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February 2007, Volume 12, Issue 6

FEATURES

Using Prediction to Promote Mathematical Reasoning
Ok-Kyeong Kim, Lisa Kasmer
How using students' predictions purposely in the classroom will promote mathematical reasoning and encourage discussion about mathematical concepts. Examples are provided where prediction can be used in algebra and probability. Classroom management strategies are provided to make using prediction most effective.

Cell Phone Coverage Area: Helping Students Achieve in Mathematics
Rose Zbiek, Shari Reed, Tracy Boone
Cell phone coverage areas arouse students' curiosity in a lesson that engages students with area as a measure that relates to, but is different from, linear measure. Three activities (stations) are described in detail along with suggestions on introducing the lesson and closing the lesson with a rich whole class discussion. Activities include using a "tower tool" to simulate placing a cell phone tower on a county map for optimal coverage.

Using Sorting Networks for Skill Building and Reasoning
Robert Andre, Lynda Wiest
An activity created to practice a variety of math skills within a sorting network activity. Students are given cards with numeric values and instructed to physically walk through the network. If they complete the task correctly, the network sorts them based on the value of the card. Samples and activity extensions are discussed.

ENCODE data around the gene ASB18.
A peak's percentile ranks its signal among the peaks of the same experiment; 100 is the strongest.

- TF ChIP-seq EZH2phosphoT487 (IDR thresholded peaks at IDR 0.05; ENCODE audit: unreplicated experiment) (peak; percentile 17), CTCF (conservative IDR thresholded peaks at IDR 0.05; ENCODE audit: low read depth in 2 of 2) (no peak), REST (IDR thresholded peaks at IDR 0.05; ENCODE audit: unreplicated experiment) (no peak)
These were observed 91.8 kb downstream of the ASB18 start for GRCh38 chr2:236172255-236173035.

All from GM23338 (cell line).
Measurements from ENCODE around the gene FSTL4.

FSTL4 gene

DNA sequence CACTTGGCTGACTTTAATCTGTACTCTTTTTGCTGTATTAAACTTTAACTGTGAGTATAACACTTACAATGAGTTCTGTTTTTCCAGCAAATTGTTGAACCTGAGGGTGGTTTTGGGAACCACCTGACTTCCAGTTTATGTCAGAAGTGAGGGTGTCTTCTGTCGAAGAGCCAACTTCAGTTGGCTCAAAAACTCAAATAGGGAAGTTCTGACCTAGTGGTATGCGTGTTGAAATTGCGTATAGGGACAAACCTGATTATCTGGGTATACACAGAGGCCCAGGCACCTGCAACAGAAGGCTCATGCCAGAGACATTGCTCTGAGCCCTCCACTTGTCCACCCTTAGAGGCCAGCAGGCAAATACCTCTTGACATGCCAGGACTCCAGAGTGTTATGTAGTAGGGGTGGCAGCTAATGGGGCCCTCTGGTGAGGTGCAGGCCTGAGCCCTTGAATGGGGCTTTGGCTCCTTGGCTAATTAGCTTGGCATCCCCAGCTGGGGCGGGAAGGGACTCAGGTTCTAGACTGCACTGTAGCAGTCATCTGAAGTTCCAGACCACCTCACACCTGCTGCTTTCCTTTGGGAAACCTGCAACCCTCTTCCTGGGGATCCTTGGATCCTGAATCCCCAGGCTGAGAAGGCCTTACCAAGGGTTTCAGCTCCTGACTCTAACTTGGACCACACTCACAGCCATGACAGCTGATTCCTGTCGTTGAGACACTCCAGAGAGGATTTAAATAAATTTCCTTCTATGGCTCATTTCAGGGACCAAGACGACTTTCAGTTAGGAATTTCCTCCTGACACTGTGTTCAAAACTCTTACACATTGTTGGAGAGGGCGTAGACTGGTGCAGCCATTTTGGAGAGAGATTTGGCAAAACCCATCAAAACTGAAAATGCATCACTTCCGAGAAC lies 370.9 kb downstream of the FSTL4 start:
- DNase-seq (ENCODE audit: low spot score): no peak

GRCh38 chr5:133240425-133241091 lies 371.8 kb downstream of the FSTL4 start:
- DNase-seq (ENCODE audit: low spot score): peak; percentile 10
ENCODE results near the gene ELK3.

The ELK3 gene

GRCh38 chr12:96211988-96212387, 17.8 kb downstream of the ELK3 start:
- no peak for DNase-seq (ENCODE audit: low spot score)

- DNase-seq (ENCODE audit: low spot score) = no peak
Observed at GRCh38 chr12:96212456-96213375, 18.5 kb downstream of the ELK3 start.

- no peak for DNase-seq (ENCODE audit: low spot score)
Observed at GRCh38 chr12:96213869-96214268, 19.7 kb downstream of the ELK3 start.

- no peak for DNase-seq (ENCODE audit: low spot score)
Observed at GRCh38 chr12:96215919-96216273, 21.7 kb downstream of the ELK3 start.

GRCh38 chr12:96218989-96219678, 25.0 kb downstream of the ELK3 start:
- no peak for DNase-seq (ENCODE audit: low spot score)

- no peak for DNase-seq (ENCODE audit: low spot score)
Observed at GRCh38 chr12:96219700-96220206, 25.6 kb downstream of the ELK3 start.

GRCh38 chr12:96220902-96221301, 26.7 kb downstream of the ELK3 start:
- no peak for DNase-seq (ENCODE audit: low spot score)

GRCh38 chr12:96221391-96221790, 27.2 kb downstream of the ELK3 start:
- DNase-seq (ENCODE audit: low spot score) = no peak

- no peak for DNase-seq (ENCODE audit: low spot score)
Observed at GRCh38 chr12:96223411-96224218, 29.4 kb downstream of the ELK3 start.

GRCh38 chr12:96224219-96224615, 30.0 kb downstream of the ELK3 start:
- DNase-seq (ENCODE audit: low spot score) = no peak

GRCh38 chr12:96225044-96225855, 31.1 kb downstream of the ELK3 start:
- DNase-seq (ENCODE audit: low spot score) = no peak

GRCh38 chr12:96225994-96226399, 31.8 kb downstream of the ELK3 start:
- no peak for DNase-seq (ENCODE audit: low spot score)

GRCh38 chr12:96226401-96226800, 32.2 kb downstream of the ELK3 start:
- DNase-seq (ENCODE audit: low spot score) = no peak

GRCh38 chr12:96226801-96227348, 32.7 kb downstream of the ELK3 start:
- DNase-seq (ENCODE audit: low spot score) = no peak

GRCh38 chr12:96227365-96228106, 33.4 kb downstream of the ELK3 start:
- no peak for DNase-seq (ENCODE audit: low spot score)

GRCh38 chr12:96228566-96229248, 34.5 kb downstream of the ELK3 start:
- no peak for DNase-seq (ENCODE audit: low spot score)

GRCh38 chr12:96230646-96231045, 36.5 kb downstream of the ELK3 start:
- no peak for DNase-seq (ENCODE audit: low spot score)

Instructional Games with Calculators
Wallace Judd
This reprinted article from the November 1976 issue of Arithmetic Teacher describes a series of calculator games that can be adapted to all levels. Games can be played quickly for skill practice or looked at more in depth for conceptual development and strategy.

Alternative Uses for Junk Mail: How Environmental Print Supports Mathematical Literacy
Karen Koellner, Faith Wallace
Ways to use advertisements and solicitations to create real world math problems at various levels. Three levels of problem types are provided with examples of each. Using this environmental print requires students to read carefully and make real-life choices that require complex mathematical thought.

Magic with Mayan Math
Shannon Overbay, Mary Brod
Four activities that use the Mayan system of numeration in base 20. Students first learn the notation, then add, then complete magic squares in the Mayan system. These activities provide students an opportunity to rethink how we use place value and the importance of zero in our number system. Activities can be used with a wide range of abilities and age levels simultaneously since the ideas are new to most people.